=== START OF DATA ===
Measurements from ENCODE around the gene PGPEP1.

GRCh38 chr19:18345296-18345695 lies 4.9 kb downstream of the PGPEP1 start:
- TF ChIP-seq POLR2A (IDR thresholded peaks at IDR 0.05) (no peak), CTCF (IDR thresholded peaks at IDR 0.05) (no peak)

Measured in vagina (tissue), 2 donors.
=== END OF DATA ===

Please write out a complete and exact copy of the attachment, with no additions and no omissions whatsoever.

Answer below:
Measurements from ENCODE around the gene PGPEP1.

GRCh38 chr19:18345296-18345695 lies 4.9 kb downstream of the PGPEP1 start:
- TF ChIP-seq POLR2A (IDR thresholded peaks at IDR 0.05) (no peak), CTCF (IDR thresholded peaks at IDR 0.05) (no peak)

Measured in vagina (tissue), 2 donors.